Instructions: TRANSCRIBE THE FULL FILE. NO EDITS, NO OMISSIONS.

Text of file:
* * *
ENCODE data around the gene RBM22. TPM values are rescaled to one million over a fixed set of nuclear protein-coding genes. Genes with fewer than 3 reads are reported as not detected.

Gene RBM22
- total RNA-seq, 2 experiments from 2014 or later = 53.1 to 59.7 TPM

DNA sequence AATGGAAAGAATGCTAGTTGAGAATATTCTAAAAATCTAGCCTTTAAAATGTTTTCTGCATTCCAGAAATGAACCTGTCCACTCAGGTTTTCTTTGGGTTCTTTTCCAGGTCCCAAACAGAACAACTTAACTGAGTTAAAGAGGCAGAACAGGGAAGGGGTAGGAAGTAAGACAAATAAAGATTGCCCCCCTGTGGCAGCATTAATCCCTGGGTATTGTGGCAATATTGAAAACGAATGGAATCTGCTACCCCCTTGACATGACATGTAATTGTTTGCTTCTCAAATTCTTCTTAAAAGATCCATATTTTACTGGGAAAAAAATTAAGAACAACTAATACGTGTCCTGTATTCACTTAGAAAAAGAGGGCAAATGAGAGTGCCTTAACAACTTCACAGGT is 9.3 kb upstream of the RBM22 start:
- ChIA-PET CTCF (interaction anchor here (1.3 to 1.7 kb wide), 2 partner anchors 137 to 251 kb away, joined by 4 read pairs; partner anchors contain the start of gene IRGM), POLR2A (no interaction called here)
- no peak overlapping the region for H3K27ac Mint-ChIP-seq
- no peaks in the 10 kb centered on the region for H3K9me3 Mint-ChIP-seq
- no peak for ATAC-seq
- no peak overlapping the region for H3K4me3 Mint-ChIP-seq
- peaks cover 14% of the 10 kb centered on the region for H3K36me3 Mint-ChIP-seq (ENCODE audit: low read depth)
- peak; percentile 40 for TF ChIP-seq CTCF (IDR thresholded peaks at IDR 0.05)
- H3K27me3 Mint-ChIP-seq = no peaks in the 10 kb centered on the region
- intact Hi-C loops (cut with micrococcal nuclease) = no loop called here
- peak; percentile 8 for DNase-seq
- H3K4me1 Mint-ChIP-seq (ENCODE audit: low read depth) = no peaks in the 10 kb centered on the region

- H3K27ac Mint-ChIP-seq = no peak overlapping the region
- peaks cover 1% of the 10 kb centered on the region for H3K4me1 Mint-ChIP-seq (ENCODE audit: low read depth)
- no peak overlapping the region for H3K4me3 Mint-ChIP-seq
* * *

ENCODE data around the gene RBM22. TPM values are rescaled to one million over a fixed set of nuclear protein-coding genes. Genes with fewer than 3 reads are reported as not detected.

Gene RBM22
- total RNA-seq, 2 experiments from 2014 or later = 53.1 to 59.7 TPM

DNA sequence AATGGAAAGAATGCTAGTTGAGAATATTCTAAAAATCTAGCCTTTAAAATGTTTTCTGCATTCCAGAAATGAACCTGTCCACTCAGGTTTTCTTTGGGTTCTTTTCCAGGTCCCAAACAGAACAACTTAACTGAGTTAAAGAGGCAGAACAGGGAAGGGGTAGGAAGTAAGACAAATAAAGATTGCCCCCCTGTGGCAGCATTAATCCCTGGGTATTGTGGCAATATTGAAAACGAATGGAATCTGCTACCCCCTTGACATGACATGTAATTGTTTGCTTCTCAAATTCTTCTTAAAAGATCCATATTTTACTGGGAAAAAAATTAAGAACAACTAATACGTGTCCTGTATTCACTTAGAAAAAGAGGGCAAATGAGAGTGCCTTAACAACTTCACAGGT is 9.3 kb upstream of the RBM22 start:
- ChIA-PET CTCF (interaction anchor here (1.3 to 1.7 kb wide), 2 partner anchors 137 to 251 kb away, joined by 4 read pairs; partner anchors contain the start of gene IRGM), POLR2A (no interaction called here)
- no peak overlapping the region for H3K27ac Mint-ChIP-seq
- no peaks in the 10 kb centered on the region for H3K9me3 Mint-ChIP-seq
- no peak for ATAC-seq
- no peak overlapping the region for H3K4me3 Mint-ChIP-seq
- peaks cover 14% of the 10 kb centered on the region for H3K36me3 Mint-ChIP-seq (ENCODE audit: low read depth)
- peak; percentile 40 for TF ChIP-seq CTCF (IDR thresholded peaks at IDR 0.05)
- H3K27me3 Mint-ChIP-seq = no peaks in the 10 kb centered on the region
- intact Hi-C loops (cut with micrococcal nuclease) = no loop called here
- peak; percentile 8 for DNase-seq
- H3K4me1 Mint-ChIP-seq (ENCODE audit: low read depth) = no peaks in the 10 kb centered on the region

- H3K27ac Mint-ChIP-seq = no peak overlapping the region
- peaks cover 1% of the 10 kb centered on the region for H3K4me1 Mint-ChIP-seq (ENCODE audit: low read depth)
- no peak overlapping the region for H3K4me3 Mint-ChIP-seq